• Added emphasis option (emphasized/not emphasized)
  • Added alignment option (start/center)
  • Added fluid height option for horizontal tabs
Aug 22, 20195.1.0
  • Added text overflow behavior
Jul 31, 20195.0.1
  • Updated text to use sentence case
Apr 19, 20195.0.0
  • This component is now individually versioned (individual versions of existing components start at 5.0.0)

Design checklist#


All interactive states

Includes all interactive states that are applicable (hover, down, focus, keyboard focus, disabled).

Multiple options

Includes relevant options (variant, style, size, orientation, optional iconography, decorations, selection, error state, etc.)

All color themes

Works properly across all four color themes (lightest, light, dark, darkest).

All platform scales

Includes a desktop scale (UWP, macOS, web desktop) and a mobile scale (iOS, Android, web mobile).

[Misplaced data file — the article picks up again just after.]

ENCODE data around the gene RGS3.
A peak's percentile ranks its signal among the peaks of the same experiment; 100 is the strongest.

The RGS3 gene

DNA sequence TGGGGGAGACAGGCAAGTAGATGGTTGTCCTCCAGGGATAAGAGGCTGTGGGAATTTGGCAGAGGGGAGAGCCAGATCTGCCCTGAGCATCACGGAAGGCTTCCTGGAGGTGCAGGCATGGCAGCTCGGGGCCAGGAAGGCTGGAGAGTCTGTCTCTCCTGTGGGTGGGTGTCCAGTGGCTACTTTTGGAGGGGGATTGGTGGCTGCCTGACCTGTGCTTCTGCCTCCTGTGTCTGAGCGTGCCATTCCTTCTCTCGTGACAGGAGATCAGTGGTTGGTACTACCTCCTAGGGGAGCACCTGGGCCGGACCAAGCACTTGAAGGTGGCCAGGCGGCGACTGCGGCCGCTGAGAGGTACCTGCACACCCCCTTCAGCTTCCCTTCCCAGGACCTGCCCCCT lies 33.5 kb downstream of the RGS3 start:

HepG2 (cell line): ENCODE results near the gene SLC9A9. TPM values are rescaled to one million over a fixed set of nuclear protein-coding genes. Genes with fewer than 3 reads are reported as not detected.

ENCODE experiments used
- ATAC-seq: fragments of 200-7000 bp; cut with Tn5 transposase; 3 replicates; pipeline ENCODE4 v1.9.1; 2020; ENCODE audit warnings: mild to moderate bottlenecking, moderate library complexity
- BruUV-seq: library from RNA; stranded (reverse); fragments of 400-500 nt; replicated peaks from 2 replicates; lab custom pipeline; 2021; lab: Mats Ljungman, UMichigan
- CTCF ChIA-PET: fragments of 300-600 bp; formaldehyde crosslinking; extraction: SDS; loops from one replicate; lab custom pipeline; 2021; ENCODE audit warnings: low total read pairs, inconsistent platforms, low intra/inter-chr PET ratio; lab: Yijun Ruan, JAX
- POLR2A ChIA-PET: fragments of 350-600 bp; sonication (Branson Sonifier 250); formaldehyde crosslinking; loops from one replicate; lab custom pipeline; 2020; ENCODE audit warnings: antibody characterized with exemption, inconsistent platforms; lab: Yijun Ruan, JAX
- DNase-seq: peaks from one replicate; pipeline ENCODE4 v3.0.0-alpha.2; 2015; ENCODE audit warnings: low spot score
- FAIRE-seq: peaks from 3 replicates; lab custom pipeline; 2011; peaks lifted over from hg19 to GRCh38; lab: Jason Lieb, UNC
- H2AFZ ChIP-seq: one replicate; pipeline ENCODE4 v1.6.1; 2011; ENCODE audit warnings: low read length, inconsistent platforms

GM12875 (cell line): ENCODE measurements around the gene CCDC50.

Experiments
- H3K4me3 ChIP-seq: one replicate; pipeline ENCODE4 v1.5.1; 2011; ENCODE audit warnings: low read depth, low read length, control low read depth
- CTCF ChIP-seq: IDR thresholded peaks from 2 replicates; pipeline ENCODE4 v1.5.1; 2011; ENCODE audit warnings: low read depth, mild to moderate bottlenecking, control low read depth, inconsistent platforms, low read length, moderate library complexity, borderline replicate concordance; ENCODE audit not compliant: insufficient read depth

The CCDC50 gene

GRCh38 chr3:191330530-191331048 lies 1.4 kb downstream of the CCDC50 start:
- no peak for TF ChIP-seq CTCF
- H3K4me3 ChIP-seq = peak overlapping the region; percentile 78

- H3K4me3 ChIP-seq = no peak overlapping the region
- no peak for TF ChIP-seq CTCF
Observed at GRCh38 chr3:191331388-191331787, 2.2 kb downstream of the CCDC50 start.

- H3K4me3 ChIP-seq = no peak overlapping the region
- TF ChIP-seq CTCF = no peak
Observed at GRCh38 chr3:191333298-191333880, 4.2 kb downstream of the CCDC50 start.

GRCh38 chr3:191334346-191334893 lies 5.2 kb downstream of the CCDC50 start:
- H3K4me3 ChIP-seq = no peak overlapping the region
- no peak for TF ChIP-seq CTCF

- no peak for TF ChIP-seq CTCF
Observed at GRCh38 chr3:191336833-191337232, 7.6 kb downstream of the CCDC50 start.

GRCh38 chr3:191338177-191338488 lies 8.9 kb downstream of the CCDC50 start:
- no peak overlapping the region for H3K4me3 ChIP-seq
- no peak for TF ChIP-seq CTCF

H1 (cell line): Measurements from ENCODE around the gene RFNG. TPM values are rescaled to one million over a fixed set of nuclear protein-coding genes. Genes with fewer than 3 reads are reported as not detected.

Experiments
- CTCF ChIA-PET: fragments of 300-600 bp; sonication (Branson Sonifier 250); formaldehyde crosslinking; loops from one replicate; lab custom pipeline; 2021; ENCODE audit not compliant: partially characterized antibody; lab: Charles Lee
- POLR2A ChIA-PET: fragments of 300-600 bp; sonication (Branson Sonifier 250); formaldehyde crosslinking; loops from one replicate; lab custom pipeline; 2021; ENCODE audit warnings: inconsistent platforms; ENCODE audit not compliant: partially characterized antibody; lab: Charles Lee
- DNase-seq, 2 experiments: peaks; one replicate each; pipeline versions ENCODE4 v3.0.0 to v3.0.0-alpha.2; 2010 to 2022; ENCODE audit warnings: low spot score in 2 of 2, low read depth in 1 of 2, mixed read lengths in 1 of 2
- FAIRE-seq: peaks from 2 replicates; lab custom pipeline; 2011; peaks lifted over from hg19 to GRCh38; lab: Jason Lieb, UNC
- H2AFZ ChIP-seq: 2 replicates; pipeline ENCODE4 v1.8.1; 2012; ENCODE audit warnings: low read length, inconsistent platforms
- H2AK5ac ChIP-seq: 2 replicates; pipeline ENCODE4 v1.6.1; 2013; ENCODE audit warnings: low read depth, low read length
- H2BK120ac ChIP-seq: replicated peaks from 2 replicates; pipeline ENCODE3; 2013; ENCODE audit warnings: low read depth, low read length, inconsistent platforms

Defined behaviors

Includes guidelines for layout (wrapping, truncation, overflow), animation, interactions, etc.

Usage guidelines

Includes a list of dos and don’ts that highlight best practices and common mistakes.

Accessible contrast

Follows WCAG 2.0 standards for contrast (AA).

Internationalization guidelines

Works properly across various locales and includes guidelines for bi-directionality (RTL).

Keyboard interactions

Follows WCAG 2.0 standards for keyboard accessibility guidelines and includes a description of the keyboard interactions.

Downloadable UI kit

Includes a downloadable XD file that has been generated by code and shows multiple variations, states, color themes, and scales.

Design tokens

All design attributes (color, typography, layout, animation, etc.) are included in Spectrum DNA.